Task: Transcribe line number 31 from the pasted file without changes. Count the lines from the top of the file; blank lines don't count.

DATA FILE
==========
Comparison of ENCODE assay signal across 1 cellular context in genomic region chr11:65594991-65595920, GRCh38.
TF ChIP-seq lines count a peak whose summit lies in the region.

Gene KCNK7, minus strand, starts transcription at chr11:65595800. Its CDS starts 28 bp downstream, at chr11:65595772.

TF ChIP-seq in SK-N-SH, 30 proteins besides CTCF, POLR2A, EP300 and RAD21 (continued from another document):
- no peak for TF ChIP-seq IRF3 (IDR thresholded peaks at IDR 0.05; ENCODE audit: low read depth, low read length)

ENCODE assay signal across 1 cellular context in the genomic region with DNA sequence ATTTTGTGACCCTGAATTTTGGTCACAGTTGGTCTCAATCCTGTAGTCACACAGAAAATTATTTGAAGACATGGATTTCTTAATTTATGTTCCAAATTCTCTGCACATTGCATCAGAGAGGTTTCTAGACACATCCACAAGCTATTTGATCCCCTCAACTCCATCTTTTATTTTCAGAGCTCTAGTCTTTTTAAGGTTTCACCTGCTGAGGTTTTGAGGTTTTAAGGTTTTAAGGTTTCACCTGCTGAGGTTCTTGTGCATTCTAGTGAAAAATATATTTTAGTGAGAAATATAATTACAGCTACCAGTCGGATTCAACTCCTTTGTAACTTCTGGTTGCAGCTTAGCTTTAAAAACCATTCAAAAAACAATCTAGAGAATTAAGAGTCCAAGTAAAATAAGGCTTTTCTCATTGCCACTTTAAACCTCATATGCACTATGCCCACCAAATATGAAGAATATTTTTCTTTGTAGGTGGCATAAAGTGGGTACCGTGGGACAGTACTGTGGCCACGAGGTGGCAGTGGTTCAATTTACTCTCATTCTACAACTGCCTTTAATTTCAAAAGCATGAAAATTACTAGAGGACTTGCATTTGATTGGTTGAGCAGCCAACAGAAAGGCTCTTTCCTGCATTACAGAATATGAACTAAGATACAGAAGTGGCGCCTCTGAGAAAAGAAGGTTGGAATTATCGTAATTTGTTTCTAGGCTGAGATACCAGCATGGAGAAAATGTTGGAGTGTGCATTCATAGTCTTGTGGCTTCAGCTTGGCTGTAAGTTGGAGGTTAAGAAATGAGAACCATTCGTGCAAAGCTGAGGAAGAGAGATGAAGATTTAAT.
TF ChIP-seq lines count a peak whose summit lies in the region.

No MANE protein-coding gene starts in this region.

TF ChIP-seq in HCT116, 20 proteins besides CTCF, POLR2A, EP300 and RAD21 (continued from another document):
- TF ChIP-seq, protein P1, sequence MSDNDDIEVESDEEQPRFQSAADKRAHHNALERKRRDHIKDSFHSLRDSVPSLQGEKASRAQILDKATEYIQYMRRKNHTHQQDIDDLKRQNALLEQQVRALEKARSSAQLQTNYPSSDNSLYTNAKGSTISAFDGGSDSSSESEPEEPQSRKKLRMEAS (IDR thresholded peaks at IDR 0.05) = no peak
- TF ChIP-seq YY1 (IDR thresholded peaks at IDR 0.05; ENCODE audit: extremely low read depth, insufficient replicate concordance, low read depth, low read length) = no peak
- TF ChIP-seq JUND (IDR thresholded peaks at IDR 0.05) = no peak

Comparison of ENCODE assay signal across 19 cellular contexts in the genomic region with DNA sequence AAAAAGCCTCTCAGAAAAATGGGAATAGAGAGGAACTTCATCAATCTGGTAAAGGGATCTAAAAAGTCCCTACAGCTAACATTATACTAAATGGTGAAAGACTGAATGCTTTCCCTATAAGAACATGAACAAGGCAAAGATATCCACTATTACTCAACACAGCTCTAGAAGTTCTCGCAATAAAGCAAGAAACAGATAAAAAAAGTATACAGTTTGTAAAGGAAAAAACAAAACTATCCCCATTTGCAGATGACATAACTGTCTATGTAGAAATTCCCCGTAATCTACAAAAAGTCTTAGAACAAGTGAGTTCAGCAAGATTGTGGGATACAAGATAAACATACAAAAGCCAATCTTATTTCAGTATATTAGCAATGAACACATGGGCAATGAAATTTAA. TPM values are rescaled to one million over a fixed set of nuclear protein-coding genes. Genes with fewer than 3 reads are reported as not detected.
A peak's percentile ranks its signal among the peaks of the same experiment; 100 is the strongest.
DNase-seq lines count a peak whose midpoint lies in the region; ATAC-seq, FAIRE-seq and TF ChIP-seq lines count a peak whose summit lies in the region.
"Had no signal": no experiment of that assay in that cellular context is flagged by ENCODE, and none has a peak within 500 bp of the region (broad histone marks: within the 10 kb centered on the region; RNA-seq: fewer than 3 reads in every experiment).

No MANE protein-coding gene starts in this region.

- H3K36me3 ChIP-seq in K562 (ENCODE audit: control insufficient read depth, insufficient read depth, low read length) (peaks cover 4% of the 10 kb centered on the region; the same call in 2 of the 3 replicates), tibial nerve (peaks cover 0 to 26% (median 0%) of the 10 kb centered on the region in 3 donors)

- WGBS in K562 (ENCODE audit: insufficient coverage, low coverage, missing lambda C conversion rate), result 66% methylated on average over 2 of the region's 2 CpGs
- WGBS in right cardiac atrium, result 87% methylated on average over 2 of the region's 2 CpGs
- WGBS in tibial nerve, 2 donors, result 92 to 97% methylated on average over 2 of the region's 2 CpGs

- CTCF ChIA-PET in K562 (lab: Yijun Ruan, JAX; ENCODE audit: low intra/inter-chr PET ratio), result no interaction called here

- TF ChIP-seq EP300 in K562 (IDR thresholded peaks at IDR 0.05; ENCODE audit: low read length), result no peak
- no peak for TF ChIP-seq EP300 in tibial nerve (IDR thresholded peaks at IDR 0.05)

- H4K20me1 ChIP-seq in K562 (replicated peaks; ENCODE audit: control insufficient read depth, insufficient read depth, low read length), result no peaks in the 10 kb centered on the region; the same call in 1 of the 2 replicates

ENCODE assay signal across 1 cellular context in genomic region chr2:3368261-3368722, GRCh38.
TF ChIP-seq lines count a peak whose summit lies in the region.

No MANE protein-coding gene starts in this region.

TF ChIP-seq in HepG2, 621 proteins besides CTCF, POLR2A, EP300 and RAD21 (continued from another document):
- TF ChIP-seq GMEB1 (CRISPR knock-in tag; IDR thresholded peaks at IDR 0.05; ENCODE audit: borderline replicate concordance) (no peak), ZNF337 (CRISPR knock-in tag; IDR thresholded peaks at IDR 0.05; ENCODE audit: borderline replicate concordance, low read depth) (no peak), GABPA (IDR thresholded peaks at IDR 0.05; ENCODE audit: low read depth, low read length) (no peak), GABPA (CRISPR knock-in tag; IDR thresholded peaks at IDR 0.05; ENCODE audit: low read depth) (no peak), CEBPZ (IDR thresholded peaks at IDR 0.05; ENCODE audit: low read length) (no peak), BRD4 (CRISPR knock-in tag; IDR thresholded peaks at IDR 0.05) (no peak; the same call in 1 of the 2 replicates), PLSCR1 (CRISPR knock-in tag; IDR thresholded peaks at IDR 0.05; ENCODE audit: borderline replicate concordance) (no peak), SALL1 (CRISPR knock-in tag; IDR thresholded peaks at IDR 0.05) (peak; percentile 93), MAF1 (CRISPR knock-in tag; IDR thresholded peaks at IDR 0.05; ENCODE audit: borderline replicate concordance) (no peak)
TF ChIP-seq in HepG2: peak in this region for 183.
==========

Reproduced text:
TF ChIP-seq in HepG2: peak in this region for 183.